In this article John Treanor, Sustainability Engineer & Energy Analyst with Passive Dynamics Sustainability Consultants, says compliance modelling methodologies are not fit for the significant climate challenge that lie ahead. He argues that legislators need to take urgent action to address the issue, and to improve how The performance of buildings are assessed.
Compliance modelling not fit for climate challenges
Globally, commitments are being made by organisations to decarbonise their building assets by 2050. In parallel with this, legislators and green building councils are drawing up plans to set out roadmaps to achieve all this, which is set to become one of the greatest challenges the built environment has ever had to deal with. We know that buildings are responsible for 30% to 40% of energy consumption and CO2 emissions, and so all of us working in this industry have an obligation to dramatically reduce the impact that the built environment has on climate change.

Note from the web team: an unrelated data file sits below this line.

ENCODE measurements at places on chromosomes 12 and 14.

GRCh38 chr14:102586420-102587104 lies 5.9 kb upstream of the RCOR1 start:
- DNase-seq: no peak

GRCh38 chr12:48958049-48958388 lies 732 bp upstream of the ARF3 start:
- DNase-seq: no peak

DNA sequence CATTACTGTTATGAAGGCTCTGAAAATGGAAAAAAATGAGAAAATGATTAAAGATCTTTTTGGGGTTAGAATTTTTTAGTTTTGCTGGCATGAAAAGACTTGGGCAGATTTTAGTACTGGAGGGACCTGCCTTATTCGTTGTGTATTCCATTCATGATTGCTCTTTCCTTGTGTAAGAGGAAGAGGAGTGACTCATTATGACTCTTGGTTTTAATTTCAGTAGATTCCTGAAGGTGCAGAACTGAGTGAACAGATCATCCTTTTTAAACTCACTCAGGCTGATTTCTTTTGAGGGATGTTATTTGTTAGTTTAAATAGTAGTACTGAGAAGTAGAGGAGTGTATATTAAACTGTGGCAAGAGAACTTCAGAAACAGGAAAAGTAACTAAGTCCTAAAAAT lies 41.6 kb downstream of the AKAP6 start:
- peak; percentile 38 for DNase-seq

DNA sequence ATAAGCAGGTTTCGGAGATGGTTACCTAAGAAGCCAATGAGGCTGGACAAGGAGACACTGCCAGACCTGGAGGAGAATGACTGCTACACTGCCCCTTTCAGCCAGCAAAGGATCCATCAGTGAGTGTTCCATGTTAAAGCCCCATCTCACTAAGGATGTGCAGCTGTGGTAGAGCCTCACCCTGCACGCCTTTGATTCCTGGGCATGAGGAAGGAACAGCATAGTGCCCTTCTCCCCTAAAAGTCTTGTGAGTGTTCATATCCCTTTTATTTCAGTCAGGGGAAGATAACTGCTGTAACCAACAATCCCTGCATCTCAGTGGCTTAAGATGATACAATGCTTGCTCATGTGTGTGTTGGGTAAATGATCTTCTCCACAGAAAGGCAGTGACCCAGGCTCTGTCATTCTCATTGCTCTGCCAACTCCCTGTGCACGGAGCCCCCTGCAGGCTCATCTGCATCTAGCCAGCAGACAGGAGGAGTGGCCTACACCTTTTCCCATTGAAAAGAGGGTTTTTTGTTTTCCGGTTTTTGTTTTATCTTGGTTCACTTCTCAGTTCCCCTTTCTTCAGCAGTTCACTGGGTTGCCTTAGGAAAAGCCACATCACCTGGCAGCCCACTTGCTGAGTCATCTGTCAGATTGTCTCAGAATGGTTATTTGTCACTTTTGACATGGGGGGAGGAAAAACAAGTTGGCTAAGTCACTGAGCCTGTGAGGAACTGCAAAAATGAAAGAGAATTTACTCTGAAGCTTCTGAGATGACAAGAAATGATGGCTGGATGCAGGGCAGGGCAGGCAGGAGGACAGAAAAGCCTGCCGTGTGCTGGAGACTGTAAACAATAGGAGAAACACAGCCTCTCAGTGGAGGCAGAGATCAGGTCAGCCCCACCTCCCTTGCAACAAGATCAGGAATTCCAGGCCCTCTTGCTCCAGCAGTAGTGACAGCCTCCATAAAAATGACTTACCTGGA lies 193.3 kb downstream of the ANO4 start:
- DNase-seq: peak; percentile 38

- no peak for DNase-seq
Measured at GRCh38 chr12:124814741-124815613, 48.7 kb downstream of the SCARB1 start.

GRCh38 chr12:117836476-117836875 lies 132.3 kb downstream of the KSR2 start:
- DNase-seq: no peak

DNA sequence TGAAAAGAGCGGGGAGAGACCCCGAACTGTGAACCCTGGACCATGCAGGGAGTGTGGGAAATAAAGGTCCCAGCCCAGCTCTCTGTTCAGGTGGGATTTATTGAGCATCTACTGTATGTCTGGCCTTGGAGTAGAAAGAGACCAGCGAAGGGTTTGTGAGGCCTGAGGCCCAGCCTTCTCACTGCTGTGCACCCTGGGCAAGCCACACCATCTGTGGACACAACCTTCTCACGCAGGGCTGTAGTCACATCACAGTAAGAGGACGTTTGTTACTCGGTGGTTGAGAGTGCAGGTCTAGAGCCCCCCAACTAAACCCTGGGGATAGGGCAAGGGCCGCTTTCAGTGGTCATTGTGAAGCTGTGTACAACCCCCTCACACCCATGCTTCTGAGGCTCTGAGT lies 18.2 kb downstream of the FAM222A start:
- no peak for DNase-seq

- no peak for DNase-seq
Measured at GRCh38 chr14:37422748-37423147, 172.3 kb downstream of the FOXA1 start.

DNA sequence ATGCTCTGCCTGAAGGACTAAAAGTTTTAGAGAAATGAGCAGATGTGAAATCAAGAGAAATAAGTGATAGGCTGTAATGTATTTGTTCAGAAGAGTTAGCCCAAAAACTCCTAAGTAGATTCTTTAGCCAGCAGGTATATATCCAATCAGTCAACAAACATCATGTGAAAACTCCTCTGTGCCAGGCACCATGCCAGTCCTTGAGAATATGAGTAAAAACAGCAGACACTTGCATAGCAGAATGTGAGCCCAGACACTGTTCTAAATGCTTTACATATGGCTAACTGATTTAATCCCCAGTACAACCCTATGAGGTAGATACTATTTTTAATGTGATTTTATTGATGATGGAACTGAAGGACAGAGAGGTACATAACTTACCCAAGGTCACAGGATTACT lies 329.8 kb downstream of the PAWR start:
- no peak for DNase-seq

The market demand for sustainable net zero carbon buildings is now increasing significantly and it’s not just coming from the senior executives – it’s now coming from the CEOs. At Passive Dynamics we believe that the regulatory environment is not pushing the agenda fast enough, and therefore it is up to the industry to take the lead.
While currently much of the focus is to comply with NZEB, it is very clear that this methodology and the modelling software assessments don’t go far enough to deal with the climate challenges that we will face before long. We need the regulatory bodies to clearly set out how future revisions of Technical Guidance Document Part L will go about addressing the net zero targets with key milestones every five years up to 2050.
Here we outline some of the key criteria that we feel needs to be addressed for future revisions.
See PDF of full article at buildingservicesnews.com/wp-content/uploads/Compliance-edit-pages-pdf.